Reading time: Just over 2 minutes
When making your holiday plans, think about the neuroscience of willpower and writing before taking your break…
I’m a sucker for free shipping. In fact, that’s why there’s never any shipping charge for my own book. So, when I bought a bunch of Amazon titles for Christmas recently, it thrilled me to realize I could get a book for myself with free postage. I bought a long desired non-fiction volume: Willpower: Rediscovering the Greatest Human Strength by Roy Baumeister and John Tierney.
When my easy-going husband asked me what I was reading and I told him, he paused, looked me in the eye and said, “I’m surprised you could say that title without laughing.”
But I really care about willpower because it’s integral to writing. I’d read about Baumeister’s groundbreaking work before. He’s director of the social psychology program at Florida State University. And John Tierney is a science columnist for the New York Times.
Baumeister is the guy who discovered that willpower runs out as each day wears along. Each morning we awaken with the maximum amount of self-command we will ever have. We should all think of ourselves as similar to very large old-fashioned egg-timers, filled with sand. We wake up (turn over the egg-timer) and the willpower/sand starts to run through to the other side.
In the case of willpower, however, it’s not gravity causing the drain. It’s decision-making. Each decision we make throughout the day, whether small — which route to take to work — or large — which employee to hire — depletes our willpower resources. Like oil, willpower eventually runs out. Every day!
Baumeister calls this decision-making fatigue. If you’ve ever worked in sales, for example, you know not to ask clients to make big financial purchases at the end of the day. They’re too tired. In fact, Baumeister found that even judges suffer from this sort of fatigue. Prisoners who appear early in the morning receive parole about 70 percent of the time, while those who appear late in the day are paroled less than 10 percent of the time. Even when their backgrounds, charges and behaviours are similar.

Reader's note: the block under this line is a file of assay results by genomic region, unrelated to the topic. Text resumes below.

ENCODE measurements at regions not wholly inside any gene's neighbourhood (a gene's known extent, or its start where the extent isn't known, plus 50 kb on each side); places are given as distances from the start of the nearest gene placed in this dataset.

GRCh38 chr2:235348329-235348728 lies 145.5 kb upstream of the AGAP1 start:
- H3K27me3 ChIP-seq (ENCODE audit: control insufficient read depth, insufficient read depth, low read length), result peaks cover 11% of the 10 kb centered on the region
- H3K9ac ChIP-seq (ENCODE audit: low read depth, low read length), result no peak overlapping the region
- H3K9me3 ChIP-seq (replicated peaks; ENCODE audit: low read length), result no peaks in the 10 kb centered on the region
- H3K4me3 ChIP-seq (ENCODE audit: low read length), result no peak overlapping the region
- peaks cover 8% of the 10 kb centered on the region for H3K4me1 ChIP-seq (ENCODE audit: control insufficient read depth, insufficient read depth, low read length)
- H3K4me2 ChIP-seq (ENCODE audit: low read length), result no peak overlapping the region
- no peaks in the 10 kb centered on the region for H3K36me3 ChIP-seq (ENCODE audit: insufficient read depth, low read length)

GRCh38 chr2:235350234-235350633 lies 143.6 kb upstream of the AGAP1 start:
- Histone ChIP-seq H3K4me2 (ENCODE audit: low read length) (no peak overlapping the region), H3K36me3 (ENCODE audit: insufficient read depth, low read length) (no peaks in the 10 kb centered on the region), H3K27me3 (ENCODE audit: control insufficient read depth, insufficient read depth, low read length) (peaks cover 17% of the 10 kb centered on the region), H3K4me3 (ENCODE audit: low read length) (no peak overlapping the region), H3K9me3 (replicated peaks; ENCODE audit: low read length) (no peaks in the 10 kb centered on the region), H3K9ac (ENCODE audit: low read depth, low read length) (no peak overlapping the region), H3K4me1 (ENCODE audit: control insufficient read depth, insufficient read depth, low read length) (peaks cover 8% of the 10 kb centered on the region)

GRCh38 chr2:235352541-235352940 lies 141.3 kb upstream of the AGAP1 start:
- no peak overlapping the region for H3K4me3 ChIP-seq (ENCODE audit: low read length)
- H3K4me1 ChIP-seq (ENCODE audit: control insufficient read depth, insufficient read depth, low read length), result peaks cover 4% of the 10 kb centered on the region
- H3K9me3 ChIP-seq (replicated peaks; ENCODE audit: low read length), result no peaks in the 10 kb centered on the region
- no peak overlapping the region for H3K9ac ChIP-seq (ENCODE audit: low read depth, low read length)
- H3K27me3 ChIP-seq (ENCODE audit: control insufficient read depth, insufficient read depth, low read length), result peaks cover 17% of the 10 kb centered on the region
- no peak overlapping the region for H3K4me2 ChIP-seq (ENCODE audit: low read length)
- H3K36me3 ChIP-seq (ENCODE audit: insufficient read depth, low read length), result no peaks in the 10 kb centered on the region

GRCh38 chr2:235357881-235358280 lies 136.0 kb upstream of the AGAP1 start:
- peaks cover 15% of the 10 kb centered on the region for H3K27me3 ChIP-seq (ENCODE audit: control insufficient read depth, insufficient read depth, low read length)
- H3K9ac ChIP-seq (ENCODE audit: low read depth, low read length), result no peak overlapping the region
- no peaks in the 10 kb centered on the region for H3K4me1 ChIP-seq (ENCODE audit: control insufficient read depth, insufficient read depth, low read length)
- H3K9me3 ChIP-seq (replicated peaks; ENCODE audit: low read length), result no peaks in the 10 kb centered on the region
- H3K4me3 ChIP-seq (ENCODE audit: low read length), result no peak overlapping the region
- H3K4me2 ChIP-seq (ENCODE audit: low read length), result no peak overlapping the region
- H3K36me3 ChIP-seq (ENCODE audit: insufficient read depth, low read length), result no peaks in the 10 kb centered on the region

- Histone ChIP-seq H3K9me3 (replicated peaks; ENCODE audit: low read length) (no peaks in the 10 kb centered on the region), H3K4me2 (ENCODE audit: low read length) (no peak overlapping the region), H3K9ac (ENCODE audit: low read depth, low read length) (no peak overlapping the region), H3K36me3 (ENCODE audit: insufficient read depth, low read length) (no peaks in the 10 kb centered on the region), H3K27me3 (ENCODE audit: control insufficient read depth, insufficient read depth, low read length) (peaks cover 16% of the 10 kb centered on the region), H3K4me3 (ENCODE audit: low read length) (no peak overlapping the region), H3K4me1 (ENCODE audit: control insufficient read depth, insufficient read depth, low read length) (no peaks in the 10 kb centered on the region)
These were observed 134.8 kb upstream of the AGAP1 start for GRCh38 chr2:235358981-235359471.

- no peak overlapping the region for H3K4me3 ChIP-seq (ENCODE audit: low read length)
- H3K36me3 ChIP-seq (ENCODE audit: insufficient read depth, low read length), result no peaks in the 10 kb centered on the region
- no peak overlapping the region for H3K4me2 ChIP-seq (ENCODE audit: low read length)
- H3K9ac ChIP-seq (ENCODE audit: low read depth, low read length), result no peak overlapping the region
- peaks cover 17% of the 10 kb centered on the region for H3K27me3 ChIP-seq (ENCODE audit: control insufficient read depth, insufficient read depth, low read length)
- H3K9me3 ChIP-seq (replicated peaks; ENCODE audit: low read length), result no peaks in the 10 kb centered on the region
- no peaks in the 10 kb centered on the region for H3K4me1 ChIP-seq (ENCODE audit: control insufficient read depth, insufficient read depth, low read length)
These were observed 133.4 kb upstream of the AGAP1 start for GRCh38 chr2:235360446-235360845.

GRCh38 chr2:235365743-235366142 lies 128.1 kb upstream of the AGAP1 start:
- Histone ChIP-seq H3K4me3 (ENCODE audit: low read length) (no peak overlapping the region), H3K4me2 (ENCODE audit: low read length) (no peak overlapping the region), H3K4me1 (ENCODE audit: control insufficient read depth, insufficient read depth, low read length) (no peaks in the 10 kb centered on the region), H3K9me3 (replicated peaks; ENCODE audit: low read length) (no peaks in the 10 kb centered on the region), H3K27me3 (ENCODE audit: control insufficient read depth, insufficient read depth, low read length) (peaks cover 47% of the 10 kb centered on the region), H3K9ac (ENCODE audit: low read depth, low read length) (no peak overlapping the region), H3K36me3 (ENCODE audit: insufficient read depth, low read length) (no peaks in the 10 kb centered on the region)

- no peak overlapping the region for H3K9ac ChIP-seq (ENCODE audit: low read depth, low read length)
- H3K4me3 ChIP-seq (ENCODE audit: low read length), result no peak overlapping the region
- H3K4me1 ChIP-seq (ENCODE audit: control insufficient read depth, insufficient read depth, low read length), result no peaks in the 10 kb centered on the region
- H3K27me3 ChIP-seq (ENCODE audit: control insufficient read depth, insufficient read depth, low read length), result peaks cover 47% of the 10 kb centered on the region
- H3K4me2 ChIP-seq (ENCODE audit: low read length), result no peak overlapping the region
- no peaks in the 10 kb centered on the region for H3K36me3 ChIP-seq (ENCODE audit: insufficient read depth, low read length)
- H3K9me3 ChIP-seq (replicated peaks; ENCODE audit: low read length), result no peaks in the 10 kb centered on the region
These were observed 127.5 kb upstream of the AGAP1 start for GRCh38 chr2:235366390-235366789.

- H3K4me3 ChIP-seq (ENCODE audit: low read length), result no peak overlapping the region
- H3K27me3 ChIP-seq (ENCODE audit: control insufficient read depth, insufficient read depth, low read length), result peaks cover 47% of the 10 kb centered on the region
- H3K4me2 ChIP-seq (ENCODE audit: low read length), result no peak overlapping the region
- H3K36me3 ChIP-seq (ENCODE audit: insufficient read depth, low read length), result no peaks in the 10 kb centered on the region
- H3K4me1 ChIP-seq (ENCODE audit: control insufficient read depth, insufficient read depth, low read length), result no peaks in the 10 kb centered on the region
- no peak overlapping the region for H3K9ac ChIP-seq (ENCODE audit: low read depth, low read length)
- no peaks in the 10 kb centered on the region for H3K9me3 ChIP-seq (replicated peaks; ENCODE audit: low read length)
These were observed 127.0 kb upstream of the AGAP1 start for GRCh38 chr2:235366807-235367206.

But here’s how Baumeister’s findings on willpower relate to writers at Christmas (or, for that matter, at any holiday — summer or statutory.) If you’re writing something big, such as a book or a thesis, you’re likely to want to stop working over the holidays.
While I’m the last person in the world to tell you to never take a break, I urge you to be mindful about it. It takes a lot of work to build up the writing habit. Doing so involves willpower and decision-making and it tires you out.
Once you’ve developed the habit, writing becomes more second-nature so it takes fewer of your resources. To return to the egg-timer metaphor, if you’re accustomed to writing x minutes per day, you can do it with less sand.
Re-establishing the writing habit after Christmas, however, will require more sand/time. So, take your break but be aware that when you resume in January you’ll need more time to get started. If you have difficulty, start back from scratch: maybe writing for as few as five minutes per day. Once you’ve done that for two weeks then start increasing your time gradually.
If you’re not working on a book or thesis, but your day job involves lots of writing, recognize that it will take you a while to get back in the swing of things after the holidays. Give yourself more time. And try to reserve mornings for writing, when you naturally have more willpower in reserve.
As for me, I’m going to take an eight-day break from my blog, although I will be doing other writing every day except Dec. 25 and Jan. 1. This is the last entry you’ll see from me until Friday, January 2. Merry Christmas and happy new year to those who celebrate those holidays! See you in 2015.
P.S. If you’re writing a book or thesis and want the benefit of increased accountability, consider my Get It Done program. New participants start on the first Monday of every month.
How do you safeguard your willpower? We can all help each other so please share your thoughts with my readers and me, below. If you comment by December 31, 2014 I’ll put your name in a draw for a no-charge copy of the inspirational non-fiction book, The Writing Life by Annie Dillard. If you don’t see the comments section, click here and then scroll to the end.